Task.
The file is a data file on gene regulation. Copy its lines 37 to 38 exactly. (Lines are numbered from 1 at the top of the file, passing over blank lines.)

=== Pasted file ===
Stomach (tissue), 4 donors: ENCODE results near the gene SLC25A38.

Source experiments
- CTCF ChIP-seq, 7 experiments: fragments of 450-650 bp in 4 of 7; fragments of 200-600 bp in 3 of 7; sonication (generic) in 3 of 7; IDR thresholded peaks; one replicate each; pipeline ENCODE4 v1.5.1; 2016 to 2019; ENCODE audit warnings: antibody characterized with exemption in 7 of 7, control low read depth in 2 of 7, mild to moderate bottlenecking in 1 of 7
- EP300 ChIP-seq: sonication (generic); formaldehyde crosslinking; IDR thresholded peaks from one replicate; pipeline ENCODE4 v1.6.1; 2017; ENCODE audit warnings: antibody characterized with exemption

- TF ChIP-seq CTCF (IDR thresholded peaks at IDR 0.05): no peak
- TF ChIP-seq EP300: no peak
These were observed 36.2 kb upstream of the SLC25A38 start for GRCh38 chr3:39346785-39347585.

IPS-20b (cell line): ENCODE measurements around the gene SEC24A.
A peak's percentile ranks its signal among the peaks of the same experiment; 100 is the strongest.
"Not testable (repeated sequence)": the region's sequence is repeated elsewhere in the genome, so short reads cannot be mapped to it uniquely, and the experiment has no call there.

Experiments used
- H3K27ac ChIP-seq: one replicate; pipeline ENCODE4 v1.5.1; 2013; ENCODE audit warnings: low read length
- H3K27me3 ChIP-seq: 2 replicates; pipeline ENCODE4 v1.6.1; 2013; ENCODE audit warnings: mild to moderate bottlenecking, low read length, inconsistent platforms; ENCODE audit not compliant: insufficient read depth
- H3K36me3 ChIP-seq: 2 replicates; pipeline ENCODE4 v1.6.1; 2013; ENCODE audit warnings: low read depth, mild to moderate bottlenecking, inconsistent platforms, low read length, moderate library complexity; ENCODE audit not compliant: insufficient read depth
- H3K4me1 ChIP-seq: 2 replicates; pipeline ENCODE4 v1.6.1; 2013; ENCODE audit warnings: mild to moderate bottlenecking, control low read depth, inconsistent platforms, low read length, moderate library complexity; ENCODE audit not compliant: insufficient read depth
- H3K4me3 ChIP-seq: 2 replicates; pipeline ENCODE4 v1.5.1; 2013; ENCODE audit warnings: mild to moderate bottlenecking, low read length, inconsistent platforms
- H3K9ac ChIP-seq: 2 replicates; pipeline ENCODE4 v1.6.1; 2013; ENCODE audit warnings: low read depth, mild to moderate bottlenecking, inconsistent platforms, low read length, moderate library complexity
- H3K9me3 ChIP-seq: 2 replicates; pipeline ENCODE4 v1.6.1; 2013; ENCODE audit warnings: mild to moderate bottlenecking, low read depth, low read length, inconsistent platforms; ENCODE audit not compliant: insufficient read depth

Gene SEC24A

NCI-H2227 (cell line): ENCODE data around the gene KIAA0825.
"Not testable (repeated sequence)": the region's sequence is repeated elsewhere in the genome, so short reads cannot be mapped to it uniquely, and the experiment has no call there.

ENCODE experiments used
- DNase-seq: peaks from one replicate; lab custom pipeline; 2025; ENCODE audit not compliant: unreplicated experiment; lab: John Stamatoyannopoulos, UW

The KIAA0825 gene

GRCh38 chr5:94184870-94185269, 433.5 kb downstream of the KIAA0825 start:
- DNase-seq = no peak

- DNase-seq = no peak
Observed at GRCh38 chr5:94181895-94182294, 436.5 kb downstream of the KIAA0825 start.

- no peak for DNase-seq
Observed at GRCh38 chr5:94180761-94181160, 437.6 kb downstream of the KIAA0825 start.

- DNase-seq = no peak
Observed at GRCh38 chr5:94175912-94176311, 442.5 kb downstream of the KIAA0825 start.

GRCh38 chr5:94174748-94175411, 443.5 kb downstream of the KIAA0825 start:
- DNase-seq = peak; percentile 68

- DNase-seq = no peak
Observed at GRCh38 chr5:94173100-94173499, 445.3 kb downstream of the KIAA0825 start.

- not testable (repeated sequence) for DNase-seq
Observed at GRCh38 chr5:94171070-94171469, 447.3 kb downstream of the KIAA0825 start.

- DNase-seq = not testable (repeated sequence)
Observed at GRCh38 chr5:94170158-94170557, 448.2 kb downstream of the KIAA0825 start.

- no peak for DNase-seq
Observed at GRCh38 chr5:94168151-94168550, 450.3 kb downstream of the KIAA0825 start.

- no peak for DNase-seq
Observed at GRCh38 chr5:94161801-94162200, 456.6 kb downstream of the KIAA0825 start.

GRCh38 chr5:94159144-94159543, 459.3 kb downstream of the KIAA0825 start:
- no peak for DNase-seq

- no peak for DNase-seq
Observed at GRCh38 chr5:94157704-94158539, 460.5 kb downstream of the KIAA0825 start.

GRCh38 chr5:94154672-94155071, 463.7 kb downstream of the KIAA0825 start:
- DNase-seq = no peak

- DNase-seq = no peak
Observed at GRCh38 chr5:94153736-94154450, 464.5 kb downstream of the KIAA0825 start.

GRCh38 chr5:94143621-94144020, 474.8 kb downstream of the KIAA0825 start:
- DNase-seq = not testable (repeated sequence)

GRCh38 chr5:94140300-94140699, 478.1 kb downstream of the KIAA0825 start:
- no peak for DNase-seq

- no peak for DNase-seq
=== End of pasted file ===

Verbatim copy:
- not testable (repeated sequence) for DNase-seq
Observed at GRCh38 chr5:94171070-94171469, 447.3 kb downstream of the KIAA0825 start.